Overgrown homegrown: You can’t even give it away

Published on May 27, 2022 by Don Plant

Photo: Contributed
Mason jars of homegrown highlight the surplus of backyard weed that’s out there. Some homegrowers say they can’t even give their weed away anymore.

Every so often I get an offer that was unfathomable five years ago. Friends who grow their own weed have so much surplus, they want to share it for free.

The four-plant limit per household may sound puny but these guys have way more cannabis tucked away than they can give away.

One of them showed me eight mason jars filled with bud—all but one of them containing weed he grew in his garden last summer. He brought part of his stash to a ski-week gathering with friends from Nelson. 

“I show up with a mason jar of my pot. Another shows up with a bunch of cookies and bags of pot for each of us. The third guy shows up with his stuff,” he laughs. “We’re all friends trying to get rid of this shit. We couldn’t give it away.”

Another Kelowna friend has harvested more than four pounds of product from his garden since home-growing was legalized in 2018. Tom (not his real name) smokes, makes edibles and, coincidentally, hands out one-litre mason jars stuffed with quality weed to any friend who’ll have it. He’s barely dented the supply he stores in his large sealed containers. 

“They’re always trying to drop it off or give me samples. I do think it’s part of that older demographic that’s been used to (growing) all these year.” Sarah Ballantyne, Spiritleaf Vernon

Tom also gets free weed from others. When his old boss sold his Kelowna house last fall, he harvested everything he grew before moving to the Coast. 

“Before he left, he brought me a mason jar full of bud with the label on it of what it was. You go to someone’s house, you used to bring a bottle of wine. Now you bring a jar of weed,” Tom says.

I’m over 60 and stopped smoking cannabis years ago. But this apparent bounty of bhang got me thinking. If every Canadian household can grow up to four plants at a time, isn’t there a glut of supply? How can cannabis retail stores survive when they compete not only with the black market and illegal shops, but hobby growers who consume less than they produce? 

Last year 11 per cent of Canadians who obtained dried weed in the previous month got it for free, according to the 2021 Canadian Cannabis survey of 10,000 respondents. Eight per cent grew their own or had it grown for them. 

Where Canadians get cannabis:

A graphic showing Statistics Canada’s 2021 Cannabis Survey data. Photo: Graphic: Kristine Kalva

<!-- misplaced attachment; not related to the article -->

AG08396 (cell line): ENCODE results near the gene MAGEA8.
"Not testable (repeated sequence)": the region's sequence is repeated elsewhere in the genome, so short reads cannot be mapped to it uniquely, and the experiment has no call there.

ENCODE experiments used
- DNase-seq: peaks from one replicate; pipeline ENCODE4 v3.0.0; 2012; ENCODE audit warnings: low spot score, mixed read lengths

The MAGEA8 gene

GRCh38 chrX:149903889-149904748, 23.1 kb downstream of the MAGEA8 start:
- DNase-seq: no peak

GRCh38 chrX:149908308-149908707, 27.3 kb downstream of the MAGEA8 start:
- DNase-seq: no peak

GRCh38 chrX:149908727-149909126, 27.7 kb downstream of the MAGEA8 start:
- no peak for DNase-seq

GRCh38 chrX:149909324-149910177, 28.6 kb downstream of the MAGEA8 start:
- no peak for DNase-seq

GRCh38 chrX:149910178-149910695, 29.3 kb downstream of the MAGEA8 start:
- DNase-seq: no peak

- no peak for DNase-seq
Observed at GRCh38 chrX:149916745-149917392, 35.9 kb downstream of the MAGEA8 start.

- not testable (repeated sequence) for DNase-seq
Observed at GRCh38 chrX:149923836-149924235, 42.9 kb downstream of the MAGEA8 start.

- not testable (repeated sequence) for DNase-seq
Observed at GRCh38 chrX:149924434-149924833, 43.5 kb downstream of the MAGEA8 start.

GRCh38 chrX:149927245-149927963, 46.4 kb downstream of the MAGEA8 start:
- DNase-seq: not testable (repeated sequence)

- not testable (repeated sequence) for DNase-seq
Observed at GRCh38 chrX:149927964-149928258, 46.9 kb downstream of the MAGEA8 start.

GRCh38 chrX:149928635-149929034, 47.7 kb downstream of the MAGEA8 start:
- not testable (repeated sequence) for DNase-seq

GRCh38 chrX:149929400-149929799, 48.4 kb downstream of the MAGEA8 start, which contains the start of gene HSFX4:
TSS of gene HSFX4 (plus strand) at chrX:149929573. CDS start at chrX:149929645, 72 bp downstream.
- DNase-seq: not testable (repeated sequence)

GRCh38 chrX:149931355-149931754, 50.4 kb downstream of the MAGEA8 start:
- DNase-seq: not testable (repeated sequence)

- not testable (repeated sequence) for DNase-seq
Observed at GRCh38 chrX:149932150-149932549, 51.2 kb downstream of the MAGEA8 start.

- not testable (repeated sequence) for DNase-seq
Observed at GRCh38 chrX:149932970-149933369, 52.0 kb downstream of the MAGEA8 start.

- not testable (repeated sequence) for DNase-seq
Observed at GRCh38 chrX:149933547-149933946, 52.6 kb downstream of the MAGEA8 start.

A graph shows where most Canadians are getting their weed, according to Statistics Canada’s 2021 Cannabis Survey.

In the Okanagan, the proportion of home-growers is likely higher when you account for the prolific acreages of farmland, countless gardens, and longer growing season.

Sarah Ballantyne thinks so. As owner of a Spiritleaf store in Vernon, she knows many users are storing “a lot of” home-grown.

“They’re always trying to drop it off or give me samples,” she says. “I do think it’s part of that older demographic that’s been used to (growing) all these years. But the new generation of cannabis consumers are coming directly to the store . . . A lot of them live in apartments or they’re renting so there’s no way they’re able to grow it.”

For Okanagan retailers, making a profit remains a challenge.

Sixty legal cannabis outlets — four of them public B.C. stores — now operate from Armstrong to Osoyoos. With dozens more operating illegally, Ballantyne agrees the market is saturated.

Still, she doesn’t view hobby growers as competition. Her staff cater to them by selling seeds and giving advice. They’d sell clones if they could but distribution problems make it impossible, she says.

Even so, Ballantyne cautions homegrown can be unsafe. One benefit of buying store-bought product is it’s regulated by Health Canada, which irradiates a portion to kill bugs and bacteria, and to prevent moulding. There’s no such protection for homegrown, she says.

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“If there’s even a touch of mould in that jar, the whole jar is done . . . If you ran some testing on some of these products I’m sure you’d find either mould or powdery mildew.”

Customers tell Ballantyne about their bad experiences after they consume unregulated edibles baked at home.

THC levels tend to fluctuate when cooks infuse homegrown flower with butter, she says, while store-bought edibles are safer because the dosage is consistent. She’s bullish about the higher quality of legal product she sells.

“Nowadays it’s just so good that a lot of our customers wouldn’t even waste their time doing a home grow,” she says.

“Those are the customers we want in our store.”

My friends likely won’t be among them. One lives two blocks from a Kelowna retail outlet, which he’s visited once while hunting for trimming scissors. The other last entered a cannabis shop in May to buy a couple joints and some edibles.

“For me it doesn’t really matter whether they’re in business or not because I’m always going to have mine,” Tom says. “I’ve got way more than enough.”

From the Spring 2022 edition of the oz., Vol, 2, Iss. 1.

About the author

Don Plant is a retired journalist who hosted a CBC radio show and was staff reporter at The Daily Courier in Kelowna, B.C.

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